Magnus Carlsen had never withdrawn from a tournament he entered — until now. So when he forfeited his game and the rest of the Sinquefield Cup in St. Louis, posting a suggestive GIF on Twitter, the world of chess collectively raised an eyebrow. But then, it got uglier.
Carlsen, who for the past decade has been unequivocally the best chess player in the world (and is often brought into discussions about the greatest player of all time) can be a polarizing figure. He hasn’t shied away from criticizing (or trolling) some of his competitors, but you can’t really challenge his work ethic. Whether he’s had a good tournament or a bad tournament, he toughs it out. He’s not one to favor quick draws (a common, but sometimes frowned upon practice in chess), and while he’s often on the winning side of tournaments, he’s had his occasional share of painful defeats and always kept on playing. So when he withdrew from the tournament after losing to 19-year-old Hans Niemann, people looked at it seriously.
The whole episode expanded further when another top player (and the biggest chess streamer), Hikaru Nakamura, also made not-so-subtle accusations against Niemann, hinting at a period when the young player would have been banned by a chess website — also with a seemingly implied connotation of cheating. Nakamura also said that he believes Carlsen thinks Niemann cheated. In fact, almost everyone in the community interpreted as a subtle (or not-so-subtle accusation), including Niemann.
Shade was also thrown by a candidate for the World Championship, Ian Nepomniachtchi, who in a post-game interview said Niemann’s game was “more than impressive.” Nepomniachtchi has also accused Niemann of cheating in the past.
Things got even weirder on the next day of the competition. Although Carlsen withdrew, Niemann and everyone else continued to play, and as is customary in many tournaments, they gave post-game interviews in which they analyzed their own games.
In these analyses, players routinely go through variations of the positions in their game. It’s a sort of “if he does this I do this, and we end up here, and that’s good or bad for me.” It’s a way for players to explain their thought process and how they were prepared for different situations. After the Carlsen game, Niemann mentioned that he “miraculously” saw an obscure opening that Carlsen played, which gave him an edge. This wasn’t the only commentary from Niemann that raised eyebrows.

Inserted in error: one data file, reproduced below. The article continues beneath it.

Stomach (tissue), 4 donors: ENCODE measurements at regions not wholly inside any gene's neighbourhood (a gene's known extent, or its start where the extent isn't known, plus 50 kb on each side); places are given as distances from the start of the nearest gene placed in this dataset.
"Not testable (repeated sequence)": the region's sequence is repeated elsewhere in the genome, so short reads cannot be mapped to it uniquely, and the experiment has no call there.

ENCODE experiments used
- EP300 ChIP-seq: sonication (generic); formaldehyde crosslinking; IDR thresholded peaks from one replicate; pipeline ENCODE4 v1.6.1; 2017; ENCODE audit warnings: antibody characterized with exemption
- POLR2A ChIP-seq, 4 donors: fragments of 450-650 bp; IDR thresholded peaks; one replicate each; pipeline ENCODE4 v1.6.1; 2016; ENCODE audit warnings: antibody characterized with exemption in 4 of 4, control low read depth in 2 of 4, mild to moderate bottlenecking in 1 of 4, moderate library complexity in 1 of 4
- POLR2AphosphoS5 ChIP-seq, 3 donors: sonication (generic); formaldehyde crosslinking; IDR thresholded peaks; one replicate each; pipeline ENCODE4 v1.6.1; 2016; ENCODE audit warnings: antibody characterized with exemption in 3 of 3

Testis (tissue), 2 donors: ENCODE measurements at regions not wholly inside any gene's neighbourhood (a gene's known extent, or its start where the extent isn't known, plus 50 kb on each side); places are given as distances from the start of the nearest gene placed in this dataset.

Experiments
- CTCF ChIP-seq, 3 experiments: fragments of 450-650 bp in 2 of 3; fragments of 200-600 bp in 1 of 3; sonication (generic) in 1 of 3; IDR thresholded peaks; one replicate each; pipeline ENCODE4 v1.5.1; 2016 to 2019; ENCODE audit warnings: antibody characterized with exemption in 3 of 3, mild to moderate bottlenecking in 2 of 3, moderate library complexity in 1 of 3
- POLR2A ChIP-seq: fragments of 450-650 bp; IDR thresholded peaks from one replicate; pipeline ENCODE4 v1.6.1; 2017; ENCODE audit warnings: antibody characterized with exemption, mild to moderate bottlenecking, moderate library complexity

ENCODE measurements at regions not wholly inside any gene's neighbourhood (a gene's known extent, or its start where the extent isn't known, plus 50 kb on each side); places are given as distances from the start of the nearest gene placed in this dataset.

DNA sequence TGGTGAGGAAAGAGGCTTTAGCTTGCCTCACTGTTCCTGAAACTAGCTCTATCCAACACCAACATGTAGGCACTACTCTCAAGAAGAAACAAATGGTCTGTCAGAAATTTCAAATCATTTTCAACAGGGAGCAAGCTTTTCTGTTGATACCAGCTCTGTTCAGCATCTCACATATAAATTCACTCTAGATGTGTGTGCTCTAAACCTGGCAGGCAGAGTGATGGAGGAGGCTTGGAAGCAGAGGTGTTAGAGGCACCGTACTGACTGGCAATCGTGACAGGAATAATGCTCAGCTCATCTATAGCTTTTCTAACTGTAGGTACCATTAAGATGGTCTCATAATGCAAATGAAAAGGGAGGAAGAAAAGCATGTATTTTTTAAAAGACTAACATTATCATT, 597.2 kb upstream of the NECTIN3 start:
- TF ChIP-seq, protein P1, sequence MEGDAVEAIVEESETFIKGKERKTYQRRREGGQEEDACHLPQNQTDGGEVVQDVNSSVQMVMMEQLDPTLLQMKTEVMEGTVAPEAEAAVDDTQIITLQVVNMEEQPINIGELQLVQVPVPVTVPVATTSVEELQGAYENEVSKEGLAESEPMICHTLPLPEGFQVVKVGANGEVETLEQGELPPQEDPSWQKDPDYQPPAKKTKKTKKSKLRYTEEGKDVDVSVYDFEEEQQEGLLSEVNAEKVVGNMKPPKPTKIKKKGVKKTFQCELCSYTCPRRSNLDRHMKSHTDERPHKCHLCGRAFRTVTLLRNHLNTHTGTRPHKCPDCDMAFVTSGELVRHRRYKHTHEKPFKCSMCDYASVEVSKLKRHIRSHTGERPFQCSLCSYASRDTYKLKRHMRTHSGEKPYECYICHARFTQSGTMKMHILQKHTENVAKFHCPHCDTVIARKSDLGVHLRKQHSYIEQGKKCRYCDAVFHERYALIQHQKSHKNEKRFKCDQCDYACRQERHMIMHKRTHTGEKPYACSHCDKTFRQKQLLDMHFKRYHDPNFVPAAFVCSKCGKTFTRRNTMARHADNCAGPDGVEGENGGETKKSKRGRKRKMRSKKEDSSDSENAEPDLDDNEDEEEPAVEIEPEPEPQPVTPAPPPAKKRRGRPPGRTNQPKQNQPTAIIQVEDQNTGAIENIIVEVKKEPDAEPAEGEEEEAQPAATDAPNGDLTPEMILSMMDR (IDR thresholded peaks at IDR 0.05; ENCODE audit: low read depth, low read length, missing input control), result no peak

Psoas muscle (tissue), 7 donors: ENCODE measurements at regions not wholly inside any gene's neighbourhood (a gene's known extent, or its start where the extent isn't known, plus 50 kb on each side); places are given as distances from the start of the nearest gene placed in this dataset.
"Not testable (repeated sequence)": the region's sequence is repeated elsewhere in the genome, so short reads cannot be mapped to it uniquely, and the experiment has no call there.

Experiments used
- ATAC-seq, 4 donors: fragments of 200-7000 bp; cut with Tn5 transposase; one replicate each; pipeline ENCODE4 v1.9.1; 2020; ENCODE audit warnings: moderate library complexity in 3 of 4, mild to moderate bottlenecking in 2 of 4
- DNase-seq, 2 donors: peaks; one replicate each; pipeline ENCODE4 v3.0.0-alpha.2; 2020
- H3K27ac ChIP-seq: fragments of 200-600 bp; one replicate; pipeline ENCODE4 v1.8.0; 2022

Sometimes, the computer evaluation (which is much more accurate than human understanding) is left on as a sort of evaluator. This was also the case in most interviews at the Sinquefield Cup. But when Niemann was interviewed, the computer evaluation was curiously switched off, which some interpreted as a telling sign — and Niemann’s evaluation of his own game seemed to be questioned by his interviewers, as well as people like Nakamura.
Within a day or two, everyone was piling on with their opinions and ideas on the matter, turning what’s usually a pretty peaceful community into turmoil — and it’s spread outside the world of chess, even Elon Musk is tweeting about it (though you may want to think twice before checking out what “theory” Musk is thinking of).
Granted, this is all just speculation at this moment, and no actual evidence has been been presented. Other grandmasters (the highest rank you can achieve in chess) have argued that you can’t just withdraw from a tournament and not present any evidence. Cryptic tweets make it so that your point gets across while presumably not making you liable for any accusations, but you still made an accusation without presenting any evidence
“If you wish to, you can find evidence that supports the view that he was cheating,” says Daniel King, a grandmaster, popular chess commentator, and analyst, on his Youtube. “But you can also find evidence that supports a view that his play is completely clean. It’s just confirmation bias, seems to me.”
So how does one even cheat in chess?
Cheating in chess
If we tried to assess this three or four decades ago, the answer could only be found by talking to someone outside the room and getting their opinion. But even that was just another opinion from someone else, and if you’re one of the very best in the world, there are few opinions that actually matter, so few people could actually help you. Nowadays, matters are very different.
Computers have gotten so much better at chess than humans that even a smartphone can easily defeat the best players. In fact, computer analysis is often used by chess players to prepare openings because it gives information on what the best moves are and how good or bad a position is.